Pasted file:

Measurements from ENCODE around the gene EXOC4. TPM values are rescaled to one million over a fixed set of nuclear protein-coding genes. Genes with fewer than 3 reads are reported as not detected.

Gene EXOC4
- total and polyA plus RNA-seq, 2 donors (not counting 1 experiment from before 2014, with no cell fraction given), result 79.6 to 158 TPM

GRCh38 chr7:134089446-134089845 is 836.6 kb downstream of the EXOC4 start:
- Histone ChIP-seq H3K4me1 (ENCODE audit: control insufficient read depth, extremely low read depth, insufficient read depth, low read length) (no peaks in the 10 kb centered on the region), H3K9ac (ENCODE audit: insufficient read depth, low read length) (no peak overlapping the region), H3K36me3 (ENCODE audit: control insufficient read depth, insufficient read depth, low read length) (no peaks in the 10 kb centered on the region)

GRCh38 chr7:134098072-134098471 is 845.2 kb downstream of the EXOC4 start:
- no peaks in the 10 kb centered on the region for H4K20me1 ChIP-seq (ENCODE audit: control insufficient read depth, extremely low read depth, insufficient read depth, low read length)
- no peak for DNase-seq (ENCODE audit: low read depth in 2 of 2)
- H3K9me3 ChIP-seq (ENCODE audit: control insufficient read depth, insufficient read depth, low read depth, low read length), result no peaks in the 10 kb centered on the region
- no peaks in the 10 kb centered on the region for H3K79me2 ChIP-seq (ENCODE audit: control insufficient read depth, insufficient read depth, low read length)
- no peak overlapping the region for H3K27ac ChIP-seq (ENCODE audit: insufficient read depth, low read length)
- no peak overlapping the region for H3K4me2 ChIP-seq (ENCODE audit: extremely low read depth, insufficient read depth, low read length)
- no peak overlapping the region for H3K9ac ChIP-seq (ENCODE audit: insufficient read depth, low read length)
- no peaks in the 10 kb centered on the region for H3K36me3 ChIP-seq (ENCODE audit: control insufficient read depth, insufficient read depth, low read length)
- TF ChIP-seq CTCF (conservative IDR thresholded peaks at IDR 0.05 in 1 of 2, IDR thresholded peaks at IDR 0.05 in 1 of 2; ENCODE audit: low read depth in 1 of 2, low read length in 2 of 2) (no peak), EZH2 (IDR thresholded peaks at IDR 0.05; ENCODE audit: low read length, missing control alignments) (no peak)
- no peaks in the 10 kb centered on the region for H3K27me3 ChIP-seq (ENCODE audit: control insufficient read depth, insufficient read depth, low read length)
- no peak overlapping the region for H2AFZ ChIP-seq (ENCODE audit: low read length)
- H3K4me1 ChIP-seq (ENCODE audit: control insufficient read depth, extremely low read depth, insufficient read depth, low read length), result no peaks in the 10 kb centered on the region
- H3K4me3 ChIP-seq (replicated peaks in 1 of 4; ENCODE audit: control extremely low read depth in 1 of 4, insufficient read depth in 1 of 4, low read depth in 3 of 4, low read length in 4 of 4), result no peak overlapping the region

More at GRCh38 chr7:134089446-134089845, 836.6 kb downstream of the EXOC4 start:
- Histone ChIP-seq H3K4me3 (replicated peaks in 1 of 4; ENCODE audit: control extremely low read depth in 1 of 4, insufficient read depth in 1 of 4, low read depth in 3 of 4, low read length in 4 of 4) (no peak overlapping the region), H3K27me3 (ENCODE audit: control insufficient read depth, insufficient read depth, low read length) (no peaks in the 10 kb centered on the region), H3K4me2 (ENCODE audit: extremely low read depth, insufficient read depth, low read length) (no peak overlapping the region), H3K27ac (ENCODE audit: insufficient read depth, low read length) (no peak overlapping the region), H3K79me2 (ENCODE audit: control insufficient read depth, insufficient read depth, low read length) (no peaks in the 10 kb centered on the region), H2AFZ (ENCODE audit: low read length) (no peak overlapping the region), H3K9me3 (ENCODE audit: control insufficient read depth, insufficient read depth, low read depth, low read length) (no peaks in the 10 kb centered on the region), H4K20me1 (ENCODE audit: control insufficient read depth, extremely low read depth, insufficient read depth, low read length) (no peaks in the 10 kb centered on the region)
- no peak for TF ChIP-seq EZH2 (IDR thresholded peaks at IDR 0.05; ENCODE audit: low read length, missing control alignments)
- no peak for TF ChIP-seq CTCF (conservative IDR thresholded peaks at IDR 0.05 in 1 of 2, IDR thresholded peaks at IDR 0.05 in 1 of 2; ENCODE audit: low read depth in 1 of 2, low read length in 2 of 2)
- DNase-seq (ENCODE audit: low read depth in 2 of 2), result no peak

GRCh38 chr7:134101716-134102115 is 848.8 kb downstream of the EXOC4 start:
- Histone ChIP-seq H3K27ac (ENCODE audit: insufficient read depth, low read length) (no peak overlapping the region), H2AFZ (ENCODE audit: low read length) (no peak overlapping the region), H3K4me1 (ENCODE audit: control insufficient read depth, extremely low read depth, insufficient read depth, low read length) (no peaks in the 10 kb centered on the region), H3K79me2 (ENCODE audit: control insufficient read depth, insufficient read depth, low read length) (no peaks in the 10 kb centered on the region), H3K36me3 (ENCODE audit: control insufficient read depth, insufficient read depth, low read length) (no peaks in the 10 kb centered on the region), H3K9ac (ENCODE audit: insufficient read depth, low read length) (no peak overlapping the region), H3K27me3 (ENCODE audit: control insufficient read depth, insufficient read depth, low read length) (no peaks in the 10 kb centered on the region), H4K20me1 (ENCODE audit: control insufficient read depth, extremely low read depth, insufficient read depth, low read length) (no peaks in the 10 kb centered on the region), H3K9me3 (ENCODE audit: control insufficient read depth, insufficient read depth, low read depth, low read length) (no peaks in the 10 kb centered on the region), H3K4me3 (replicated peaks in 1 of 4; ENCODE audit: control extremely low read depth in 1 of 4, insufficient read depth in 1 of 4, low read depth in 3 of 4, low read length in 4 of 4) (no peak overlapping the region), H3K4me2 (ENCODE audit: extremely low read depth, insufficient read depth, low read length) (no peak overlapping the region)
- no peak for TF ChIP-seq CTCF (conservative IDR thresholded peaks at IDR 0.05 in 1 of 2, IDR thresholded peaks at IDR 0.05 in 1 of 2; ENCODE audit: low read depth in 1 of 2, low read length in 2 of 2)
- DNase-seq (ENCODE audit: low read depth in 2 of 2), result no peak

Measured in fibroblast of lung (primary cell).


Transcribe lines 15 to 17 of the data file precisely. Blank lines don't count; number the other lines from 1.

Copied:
- TF ChIP-seq CTCF (conservative IDR thresholded peaks at IDR 0.05 in 1 of 2, IDR thresholded peaks at IDR 0.05 in 1 of 2; ENCODE audit: low read depth in 1 of 2, low read length in 2 of 2) (no peak), EZH2 (IDR thresholded peaks at IDR 0.05; ENCODE audit: low read length, missing control alignments) (no peak)
- no peaks in the 10 kb centered on the region for H3K27me3 ChIP-seq (ENCODE audit: control insufficient read depth, insufficient read depth, low read length)
- no peak overlapping the region for H2AFZ ChIP-seq (ENCODE audit: low read length)